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The Beauty Queen of Leenane and Other Plays Paperback – September 8, 1998


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The Beauty Queen of Leenane and Other Plays + The Pillowman - Acting Edition + The Lieutenant of Inishmore - Acting Edition
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Product Details

  • Paperback: 259 pages
  • Publisher: Vintage; 1 edition (September 8, 1998)
  • Language: English
  • ISBN-10: 0375704876
  • ISBN-13: 978-0375704871
  • Product Dimensions: 5.1 x 0.6 x 8 inches
  • Shipping Weight: 5.6 ounces
  • Average Customer Review: 4.1 out of 5 stars  See all reviews (23 customer reviews)
  • Amazon Best Sellers Rank: #278,442 in Books (See Top 100 in Books)

Editorial Reviews

From the Inside Flap

These three plays are set in a town in Galway so blighted by rancor, ignorance, and spite that, as the local priest complains, God Himself seems to have no jurisdiction there.

The Beauty Queen of Leenane portrays ancient, manipulative Mag and her virginal daughter, Maureen, whose mutual loathing may be more durable than any love. In A Skull in Connnemara, Mick Dowd is hired to dig up the bones in the town churchyard, some of which belong to his late and oddly unlamented wife. And the brothers of The Lonesome West have no sooner buried their father than they are resuming the vicious and utterly trivial quarrel that has been the chief activity of their lives.

"[McDonagh is] the most wickedly funny, brilliantly abrasive young dramatist on either side of the Irish Sea.... He is a born storyteller."--New York Times


More About the Author

Martin McDonagh is the author of six plays, including the Tony Award-nominated The Beauty Queen of Leenane.

Customer Reviews

I would recommend reading these plays in order.
Daggie Oh
Very different, unexpected story line....... a good purchase to be read again and again.
elaineoh
This collection of plays by Martin McDonagh is beyond brilliant.
AW

Most Helpful Customer Reviews

25 of 26 people found the following review helpful By A Customer on October 19, 1999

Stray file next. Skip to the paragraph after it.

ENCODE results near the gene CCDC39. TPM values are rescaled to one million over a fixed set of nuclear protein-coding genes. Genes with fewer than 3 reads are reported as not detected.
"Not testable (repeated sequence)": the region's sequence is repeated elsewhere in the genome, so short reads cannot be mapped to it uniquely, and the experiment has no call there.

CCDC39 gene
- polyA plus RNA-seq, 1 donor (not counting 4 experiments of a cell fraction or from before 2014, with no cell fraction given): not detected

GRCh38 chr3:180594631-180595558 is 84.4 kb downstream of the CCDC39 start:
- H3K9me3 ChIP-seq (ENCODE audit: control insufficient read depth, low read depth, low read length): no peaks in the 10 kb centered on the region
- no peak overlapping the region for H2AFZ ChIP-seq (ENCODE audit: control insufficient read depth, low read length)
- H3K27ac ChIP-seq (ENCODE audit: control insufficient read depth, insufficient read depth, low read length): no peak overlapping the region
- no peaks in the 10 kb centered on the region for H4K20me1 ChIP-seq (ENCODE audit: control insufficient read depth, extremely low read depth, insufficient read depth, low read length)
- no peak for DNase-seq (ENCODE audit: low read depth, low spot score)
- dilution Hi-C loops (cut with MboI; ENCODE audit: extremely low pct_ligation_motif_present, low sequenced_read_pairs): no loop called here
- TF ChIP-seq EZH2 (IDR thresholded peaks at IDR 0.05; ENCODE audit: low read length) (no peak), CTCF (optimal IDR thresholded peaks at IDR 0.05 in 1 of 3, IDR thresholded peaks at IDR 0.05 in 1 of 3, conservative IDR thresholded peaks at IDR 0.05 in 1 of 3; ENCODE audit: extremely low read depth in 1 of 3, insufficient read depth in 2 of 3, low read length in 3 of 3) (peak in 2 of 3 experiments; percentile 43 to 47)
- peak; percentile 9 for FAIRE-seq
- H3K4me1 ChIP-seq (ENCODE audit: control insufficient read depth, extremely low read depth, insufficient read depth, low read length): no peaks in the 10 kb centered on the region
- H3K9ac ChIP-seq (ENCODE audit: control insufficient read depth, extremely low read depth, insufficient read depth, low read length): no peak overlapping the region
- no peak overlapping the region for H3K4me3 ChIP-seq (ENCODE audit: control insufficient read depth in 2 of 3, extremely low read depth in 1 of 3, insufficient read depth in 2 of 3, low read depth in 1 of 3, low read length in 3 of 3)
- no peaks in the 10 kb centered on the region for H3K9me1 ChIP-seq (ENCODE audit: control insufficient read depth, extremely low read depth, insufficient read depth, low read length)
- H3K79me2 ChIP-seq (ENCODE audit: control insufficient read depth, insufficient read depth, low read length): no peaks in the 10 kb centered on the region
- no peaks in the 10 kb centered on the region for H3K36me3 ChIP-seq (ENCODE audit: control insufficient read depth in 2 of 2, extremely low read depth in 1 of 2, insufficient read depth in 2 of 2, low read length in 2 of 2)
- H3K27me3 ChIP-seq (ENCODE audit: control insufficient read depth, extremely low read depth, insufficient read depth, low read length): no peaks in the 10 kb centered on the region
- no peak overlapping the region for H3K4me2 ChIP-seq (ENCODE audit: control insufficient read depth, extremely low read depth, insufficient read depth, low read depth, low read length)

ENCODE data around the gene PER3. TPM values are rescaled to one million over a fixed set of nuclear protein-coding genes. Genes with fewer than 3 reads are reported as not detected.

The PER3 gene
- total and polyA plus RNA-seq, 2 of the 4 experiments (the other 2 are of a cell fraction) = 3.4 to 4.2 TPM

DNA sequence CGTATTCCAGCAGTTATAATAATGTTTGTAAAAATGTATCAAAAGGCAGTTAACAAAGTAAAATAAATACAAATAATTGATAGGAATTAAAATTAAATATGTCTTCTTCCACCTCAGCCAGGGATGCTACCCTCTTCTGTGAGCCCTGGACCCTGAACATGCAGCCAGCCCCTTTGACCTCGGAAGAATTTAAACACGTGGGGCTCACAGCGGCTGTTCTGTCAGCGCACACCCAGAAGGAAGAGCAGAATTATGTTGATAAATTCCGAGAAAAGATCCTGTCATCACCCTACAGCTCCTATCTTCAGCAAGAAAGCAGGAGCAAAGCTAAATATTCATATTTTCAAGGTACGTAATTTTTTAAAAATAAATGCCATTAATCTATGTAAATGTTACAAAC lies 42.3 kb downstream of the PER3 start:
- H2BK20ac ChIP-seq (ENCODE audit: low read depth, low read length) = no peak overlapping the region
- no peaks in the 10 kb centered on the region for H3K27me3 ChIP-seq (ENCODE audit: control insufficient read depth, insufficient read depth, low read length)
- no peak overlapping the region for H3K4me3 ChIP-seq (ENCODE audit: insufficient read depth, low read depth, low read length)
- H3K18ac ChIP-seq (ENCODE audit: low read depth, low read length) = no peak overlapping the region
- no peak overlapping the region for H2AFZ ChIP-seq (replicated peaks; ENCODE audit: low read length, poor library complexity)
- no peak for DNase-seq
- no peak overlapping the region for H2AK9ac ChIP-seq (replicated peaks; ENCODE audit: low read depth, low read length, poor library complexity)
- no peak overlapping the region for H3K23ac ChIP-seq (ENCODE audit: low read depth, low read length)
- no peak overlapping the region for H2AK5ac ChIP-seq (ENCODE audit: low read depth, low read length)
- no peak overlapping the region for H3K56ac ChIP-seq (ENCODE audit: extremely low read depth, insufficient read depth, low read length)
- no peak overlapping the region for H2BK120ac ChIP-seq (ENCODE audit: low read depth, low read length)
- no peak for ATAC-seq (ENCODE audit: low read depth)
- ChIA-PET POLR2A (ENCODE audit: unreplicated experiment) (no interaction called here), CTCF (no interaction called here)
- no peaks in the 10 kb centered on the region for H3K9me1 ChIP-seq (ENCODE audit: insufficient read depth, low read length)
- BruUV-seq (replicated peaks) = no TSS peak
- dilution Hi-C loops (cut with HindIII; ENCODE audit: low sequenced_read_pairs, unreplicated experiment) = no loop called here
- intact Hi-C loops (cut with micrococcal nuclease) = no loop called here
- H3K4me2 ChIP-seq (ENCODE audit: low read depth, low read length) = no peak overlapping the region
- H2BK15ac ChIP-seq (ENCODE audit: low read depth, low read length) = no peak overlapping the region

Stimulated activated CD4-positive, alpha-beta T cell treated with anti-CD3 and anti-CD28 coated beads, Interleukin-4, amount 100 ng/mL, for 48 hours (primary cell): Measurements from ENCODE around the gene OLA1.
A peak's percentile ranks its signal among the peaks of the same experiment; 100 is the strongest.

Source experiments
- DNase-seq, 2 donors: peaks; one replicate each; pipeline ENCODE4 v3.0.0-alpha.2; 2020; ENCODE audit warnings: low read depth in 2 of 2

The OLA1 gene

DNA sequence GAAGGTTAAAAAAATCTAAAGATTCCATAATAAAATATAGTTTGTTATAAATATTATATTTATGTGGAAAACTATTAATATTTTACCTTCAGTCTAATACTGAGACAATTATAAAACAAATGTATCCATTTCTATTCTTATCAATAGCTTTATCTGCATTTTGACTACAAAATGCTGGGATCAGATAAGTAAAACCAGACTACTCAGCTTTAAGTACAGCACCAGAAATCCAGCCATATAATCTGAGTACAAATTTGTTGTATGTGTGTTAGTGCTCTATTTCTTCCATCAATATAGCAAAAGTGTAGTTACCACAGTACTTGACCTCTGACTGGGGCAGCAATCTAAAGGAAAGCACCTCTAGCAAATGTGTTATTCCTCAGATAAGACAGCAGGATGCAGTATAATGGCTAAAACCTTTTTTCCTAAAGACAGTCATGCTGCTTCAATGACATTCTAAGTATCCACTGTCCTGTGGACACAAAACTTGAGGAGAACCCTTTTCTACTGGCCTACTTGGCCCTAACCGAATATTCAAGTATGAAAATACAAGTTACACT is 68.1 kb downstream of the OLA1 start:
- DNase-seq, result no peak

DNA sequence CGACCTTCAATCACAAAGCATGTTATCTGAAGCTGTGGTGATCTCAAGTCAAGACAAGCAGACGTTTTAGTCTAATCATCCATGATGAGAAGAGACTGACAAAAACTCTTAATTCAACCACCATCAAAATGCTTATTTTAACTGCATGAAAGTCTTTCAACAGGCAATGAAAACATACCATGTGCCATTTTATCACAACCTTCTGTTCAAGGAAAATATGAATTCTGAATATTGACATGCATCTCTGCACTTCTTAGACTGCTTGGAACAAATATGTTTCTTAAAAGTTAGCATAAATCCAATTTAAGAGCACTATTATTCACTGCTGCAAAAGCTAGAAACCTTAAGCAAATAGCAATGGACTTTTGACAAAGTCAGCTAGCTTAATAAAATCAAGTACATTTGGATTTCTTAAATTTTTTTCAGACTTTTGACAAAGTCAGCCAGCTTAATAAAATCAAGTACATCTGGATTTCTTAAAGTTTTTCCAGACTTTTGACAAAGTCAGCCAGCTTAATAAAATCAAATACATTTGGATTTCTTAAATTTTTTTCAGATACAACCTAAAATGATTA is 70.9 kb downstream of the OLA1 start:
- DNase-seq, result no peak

Format: Paperback
I haven't seen McDonagh's stuff, but I have read it, and it is indeed brilliant - even if the brilliance begins to grate after six plays written in the exact same manner. It has to be remembered that he grew up in London, because nobody who grew up in Ireland would write quite this way. In fact, plenty of people in Ireland _do_ be talking this way (it's the continuous present tense, used in some rural areas and amongst the urban working class) - they just don't do it quite as intensely, and as often, as he makes out. I believe it's called Creative Exaggeration. As a young Irish playwright, I'm dead jealous, and I would like to make a law against people calling him the best, funniest, whateverest young playwright in Ireland, because nobody's seen the rest of our work yet - but he's onto something, all right. Now let's see what he does next, because surely he can't write the same play _seven_ times.
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11 of 12 people found the following review helpful By Justin Mclaughlin on May 31, 2006
Format: Paperback
The best way to sum up Martin McDonagh? Quentin Tarantino meets Edward Albee. All three of these plays, also known as the Leenane trilogy, have several things in common: (1) violence (2) black humor (3) grotesque characters and (4) did I mention violence. Like Tarantino, McDonagh's use of violence is mostly humorous. When Maureen smashes her old mothers head with a fire poker, we laugh. We laugh because the poker has been conversed about at great length, about how it would make a supreme weapon. It displays the Chekov adage perfectly - if you show a gun hanging on the wall in the first act, it better go off in the third. We also laugh because Muareen and her mother are so nasty, so disgusting and despicable that one of them deserves a sweet release. But not all the characters die - some are beaten with shovels, others crashed into walls, others have their heads shot off: and somehow they return, bloodied, confused, but alive, as stupid and indestructible as ever. And at times the violence is not funny, but chillingly cold - like when Maureen burns her mother's hand in boiling oil. We are caught in between, as our laughs melt into gasps.